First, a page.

Rubber Plants tend to be fairly easy to care for and are definitely less sensitive than a lot of other popular houseplants. However, it can be frustrating when you find that your Rubber Plant isn’t very happy and the loss of leaves can be a sign of this. The main causes why your Rubber Plant might be losing leaves are: overwatering, insufficient light, change in environment and pests. Rubber Plants may also lose some leaves due to natural ageing so it is important to know the difference so you can adjust your care accordingly.
If you find that your Rubber Plant is starting to lose leaves from the bottom up, then it may be a problem with the roots that is causing the issue. The most common one is overwatering. Giving them too much water too often is one of the main killers of Rubber Plants as the impact can be pretty quick. Rubber Plants absolutely hate sitting in water as this can easily lead to root rot meaning the plant becomes unstable and also cannot get needed nutrients from its root system. Waterlogged soil also gives off quite a damp and musty smell so get up close to your plants every so often to check for any smells.
If you think that your Rubber Plant is waterlogged, check the moisture of the soil immediately and adjust watering accordingly. We also recommend replacing the potting soil straight away (rather than waiting for it to naturally dry out) so that the roots can begin to recover and resume healthy growth. Take a look at our guide to handling root rot here for more information.
In future, try to regulate your watering and always check that the top of the soil is dry before giving your Rubber Plant any more water. You need to also water according to the seasons; in the spring and summer (growth period) your Rubber Plant will require water about every 7 days. However, in winter (dormant period) about once a month is enough.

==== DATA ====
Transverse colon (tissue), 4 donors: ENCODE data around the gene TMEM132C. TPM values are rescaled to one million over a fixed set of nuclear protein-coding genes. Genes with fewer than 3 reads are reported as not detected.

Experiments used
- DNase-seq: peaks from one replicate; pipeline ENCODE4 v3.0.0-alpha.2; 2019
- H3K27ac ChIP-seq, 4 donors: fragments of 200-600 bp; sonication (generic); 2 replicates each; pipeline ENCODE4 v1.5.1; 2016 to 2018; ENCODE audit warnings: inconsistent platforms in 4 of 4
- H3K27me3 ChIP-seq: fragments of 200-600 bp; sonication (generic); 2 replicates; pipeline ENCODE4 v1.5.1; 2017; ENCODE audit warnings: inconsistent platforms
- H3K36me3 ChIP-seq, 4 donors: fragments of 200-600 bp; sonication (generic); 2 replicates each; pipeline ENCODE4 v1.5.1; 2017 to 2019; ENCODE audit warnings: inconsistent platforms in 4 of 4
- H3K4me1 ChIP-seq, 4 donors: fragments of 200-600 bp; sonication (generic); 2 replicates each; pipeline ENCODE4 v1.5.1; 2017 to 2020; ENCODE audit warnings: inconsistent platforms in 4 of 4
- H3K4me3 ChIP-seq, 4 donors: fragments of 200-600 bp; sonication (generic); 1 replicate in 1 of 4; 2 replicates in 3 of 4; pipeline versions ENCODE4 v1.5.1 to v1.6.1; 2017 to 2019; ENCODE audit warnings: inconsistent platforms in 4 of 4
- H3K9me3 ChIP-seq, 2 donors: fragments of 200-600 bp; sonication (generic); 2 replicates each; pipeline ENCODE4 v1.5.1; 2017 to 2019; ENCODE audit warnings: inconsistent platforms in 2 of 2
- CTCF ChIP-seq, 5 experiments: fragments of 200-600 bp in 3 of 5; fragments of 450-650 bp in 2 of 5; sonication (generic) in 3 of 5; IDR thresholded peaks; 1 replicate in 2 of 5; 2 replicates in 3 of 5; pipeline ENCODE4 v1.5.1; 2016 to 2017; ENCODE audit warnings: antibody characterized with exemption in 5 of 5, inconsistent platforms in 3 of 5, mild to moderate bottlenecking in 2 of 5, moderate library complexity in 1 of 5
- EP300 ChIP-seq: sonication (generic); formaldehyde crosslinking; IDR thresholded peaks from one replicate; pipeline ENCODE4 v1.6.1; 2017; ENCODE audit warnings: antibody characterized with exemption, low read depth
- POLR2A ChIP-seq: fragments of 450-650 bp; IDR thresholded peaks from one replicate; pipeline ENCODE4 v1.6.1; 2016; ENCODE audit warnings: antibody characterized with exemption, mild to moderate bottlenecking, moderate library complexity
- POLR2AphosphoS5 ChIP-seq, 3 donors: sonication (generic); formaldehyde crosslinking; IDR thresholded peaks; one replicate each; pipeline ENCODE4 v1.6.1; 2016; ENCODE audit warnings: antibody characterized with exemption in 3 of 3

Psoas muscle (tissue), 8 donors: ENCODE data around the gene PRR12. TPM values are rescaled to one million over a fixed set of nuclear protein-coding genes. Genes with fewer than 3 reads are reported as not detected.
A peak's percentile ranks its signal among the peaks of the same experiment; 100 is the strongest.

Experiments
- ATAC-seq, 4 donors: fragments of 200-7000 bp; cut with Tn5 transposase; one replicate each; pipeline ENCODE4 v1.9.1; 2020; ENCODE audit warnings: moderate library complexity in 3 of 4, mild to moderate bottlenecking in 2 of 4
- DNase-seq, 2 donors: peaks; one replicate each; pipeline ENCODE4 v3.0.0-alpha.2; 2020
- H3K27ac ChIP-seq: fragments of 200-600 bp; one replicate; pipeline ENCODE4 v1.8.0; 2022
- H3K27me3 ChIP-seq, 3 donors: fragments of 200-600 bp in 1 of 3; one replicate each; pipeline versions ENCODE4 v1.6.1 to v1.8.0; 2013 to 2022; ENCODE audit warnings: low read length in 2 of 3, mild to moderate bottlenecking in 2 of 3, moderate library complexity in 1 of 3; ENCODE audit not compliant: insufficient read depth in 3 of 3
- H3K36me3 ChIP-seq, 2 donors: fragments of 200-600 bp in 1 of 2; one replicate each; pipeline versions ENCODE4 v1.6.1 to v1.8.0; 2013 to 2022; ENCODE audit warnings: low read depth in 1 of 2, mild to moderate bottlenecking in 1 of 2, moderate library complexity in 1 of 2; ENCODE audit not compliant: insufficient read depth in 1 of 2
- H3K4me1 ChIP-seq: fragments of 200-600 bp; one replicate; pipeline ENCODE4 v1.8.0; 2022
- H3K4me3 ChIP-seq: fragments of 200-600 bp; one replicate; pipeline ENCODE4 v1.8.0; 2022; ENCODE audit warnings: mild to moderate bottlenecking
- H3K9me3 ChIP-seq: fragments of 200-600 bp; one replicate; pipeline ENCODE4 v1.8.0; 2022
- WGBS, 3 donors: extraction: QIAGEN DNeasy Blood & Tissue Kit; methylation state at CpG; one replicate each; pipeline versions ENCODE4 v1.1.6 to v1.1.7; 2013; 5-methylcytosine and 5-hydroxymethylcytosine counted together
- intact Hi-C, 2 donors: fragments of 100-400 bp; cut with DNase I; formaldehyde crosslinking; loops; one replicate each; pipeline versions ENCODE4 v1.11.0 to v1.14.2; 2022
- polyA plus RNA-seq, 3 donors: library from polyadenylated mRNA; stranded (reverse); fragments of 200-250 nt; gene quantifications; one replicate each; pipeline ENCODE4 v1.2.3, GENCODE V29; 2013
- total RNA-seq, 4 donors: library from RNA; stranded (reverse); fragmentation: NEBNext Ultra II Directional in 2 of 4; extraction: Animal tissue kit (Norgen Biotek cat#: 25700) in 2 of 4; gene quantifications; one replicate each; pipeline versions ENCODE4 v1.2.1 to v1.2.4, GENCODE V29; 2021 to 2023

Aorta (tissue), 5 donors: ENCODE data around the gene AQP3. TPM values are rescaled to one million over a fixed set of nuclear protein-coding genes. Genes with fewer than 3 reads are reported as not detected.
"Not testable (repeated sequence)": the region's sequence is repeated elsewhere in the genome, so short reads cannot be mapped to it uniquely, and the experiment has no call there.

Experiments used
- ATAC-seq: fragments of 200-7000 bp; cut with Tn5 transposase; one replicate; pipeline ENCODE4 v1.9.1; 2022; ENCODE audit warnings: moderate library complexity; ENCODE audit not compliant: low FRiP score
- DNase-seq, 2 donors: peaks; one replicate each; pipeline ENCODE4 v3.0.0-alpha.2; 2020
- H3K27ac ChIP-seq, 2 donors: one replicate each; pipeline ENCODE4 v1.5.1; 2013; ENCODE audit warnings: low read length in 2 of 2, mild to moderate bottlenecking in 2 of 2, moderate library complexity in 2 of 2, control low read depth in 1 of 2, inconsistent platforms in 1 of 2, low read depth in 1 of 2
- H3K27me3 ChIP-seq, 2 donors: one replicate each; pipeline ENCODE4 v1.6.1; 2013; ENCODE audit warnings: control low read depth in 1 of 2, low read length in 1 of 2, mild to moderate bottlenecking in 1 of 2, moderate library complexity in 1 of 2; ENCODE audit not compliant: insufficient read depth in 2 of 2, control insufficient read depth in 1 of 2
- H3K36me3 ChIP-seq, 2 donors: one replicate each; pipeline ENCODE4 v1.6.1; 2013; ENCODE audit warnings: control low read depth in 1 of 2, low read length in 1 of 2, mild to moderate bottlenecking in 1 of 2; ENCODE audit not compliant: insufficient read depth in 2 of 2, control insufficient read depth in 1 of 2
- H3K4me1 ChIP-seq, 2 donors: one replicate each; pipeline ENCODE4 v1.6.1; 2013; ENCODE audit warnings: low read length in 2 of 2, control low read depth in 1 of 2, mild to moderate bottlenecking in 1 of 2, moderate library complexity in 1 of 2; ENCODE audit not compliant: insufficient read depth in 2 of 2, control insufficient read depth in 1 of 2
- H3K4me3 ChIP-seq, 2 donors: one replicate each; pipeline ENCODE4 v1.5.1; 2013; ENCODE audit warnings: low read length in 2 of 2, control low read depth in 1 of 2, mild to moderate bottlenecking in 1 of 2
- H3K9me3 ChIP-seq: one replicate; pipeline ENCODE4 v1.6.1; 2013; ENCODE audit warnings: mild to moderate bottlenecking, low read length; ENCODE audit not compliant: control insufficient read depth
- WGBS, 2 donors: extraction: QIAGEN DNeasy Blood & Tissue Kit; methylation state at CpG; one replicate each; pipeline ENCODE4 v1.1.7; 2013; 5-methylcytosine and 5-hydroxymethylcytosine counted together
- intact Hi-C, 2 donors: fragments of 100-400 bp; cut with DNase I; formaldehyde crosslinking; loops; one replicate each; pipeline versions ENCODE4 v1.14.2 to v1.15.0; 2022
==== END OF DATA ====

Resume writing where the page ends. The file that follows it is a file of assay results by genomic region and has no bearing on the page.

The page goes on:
It’s worth checking the drainage of the soil and pot that you’re using for your Rubber Plant as even if you are watering the correct amount, without proper drainage your plant may still be waterlogged. Having the root ball soaked in water is likely to bring about a whole host of problems, not just falling leaves. To improve the drainage of your plants; make sure there are unblocked drainage holes in the pot, any decorative pots are regularly checked for excess water and potentially add some stones to the bottom of the pot or perlite to the soil.
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Not Enough Light
Rubber Plants like bright, indirect light and if they spend too long in a shady spot, they may start to drop some of their leaves. Make sure you place them somewhere they will receive several hours of bright light. Just be careful when placing them too close to a window though as direct light will cause other issues for your Rubber Plant (for example leaf burn), so it is about finding the right balance.
You might also need to think about moving your Rubber Plant around depending on the seasons. In the winter months, when the sun isn’t as strong (and out for less of the day) it might be necessary to move your plant a little closer to the window to make use of the limited sunlight as best as possible.
Change in Environment
Rubber Plants have nice sturdy leaves, which can sometimes make us believe they are hardy plants that can cope in most environments. However, they are a little sensitive when it comes to their comfort zone. They don’t like to be moved around too much and a sudden change of environment can be quite harmful to your Rubber Plant. They can become quite stressed and this often results in a couple of leaves being shed, most commonly the lower, older leaves are dropped in this scenario.
Different lighting and humidity levels can be quite a shock to your Rubber Plant and it may take some adjusting before the new environment becomes its new comfort zone. If you have moved house, the physical knocks it may have received in packing up and transit may have also caused some shock.